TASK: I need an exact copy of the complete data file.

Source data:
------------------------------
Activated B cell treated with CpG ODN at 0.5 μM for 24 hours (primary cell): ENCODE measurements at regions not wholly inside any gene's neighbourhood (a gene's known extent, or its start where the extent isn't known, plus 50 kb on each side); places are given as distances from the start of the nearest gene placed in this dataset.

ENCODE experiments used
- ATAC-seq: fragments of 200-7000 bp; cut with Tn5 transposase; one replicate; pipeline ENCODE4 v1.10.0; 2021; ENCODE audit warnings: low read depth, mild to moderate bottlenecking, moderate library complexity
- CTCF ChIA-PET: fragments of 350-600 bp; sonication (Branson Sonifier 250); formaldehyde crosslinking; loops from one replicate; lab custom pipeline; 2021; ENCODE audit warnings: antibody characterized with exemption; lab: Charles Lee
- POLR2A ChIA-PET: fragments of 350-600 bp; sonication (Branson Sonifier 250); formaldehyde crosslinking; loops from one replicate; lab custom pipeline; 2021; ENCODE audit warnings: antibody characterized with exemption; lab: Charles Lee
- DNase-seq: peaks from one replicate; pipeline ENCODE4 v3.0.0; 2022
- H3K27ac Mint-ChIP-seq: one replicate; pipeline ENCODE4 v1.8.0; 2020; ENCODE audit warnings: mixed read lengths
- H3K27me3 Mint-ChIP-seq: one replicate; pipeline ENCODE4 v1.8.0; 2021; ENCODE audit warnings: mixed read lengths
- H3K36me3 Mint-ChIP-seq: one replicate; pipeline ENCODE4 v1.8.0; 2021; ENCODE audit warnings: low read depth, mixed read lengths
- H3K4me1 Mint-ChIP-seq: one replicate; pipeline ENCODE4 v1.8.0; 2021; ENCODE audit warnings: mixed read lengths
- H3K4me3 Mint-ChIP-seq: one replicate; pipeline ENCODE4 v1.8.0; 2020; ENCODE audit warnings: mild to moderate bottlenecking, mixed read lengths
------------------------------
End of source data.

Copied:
Activated B cell treated with CpG ODN at 0.5 μM for 24 hours (primary cell): ENCODE measurements at regions not wholly inside any gene's neighbourhood (a gene's known extent, or its start where the extent isn't known, plus 50 kb on each side); places are given as distances from the start of the nearest gene placed in this dataset.

ENCODE experiments used
- ATAC-seq: fragments of 200-7000 bp; cut with Tn5 transposase; one replicate; pipeline ENCODE4 v1.10.0; 2021; ENCODE audit warnings: low read depth, mild to moderate bottlenecking, moderate library complexity
- CTCF ChIA-PET: fragments of 350-600 bp; sonication (Branson Sonifier 250); formaldehyde crosslinking; loops from one replicate; lab custom pipeline; 2021; ENCODE audit warnings: antibody characterized with exemption; lab: Charles Lee
- POLR2A ChIA-PET: fragments of 350-600 bp; sonication (Branson Sonifier 250); formaldehyde crosslinking; loops from one replicate; lab custom pipeline; 2021; ENCODE audit warnings: antibody characterized with exemption; lab: Charles Lee
- DNase-seq: peaks from one replicate; pipeline ENCODE4 v3.0.0; 2022
- H3K27ac Mint-ChIP-seq: one replicate; pipeline ENCODE4 v1.8.0; 2020; ENCODE audit warnings: mixed read lengths
- H3K27me3 Mint-ChIP-seq: one replicate; pipeline ENCODE4 v1.8.0; 2021; ENCODE audit warnings: mixed read lengths
- H3K36me3 Mint-ChIP-seq: one replicate; pipeline ENCODE4 v1.8.0; 2021; ENCODE audit warnings: low read depth, mixed read lengths
- H3K4me1 Mint-ChIP-seq: one replicate; pipeline ENCODE4 v1.8.0; 2021; ENCODE audit warnings: mixed read lengths
- H3K4me3 Mint-ChIP-seq: one replicate; pipeline ENCODE4 v1.8.0; 2020; ENCODE audit warnings: mild to moderate bottlenecking, mixed read lengths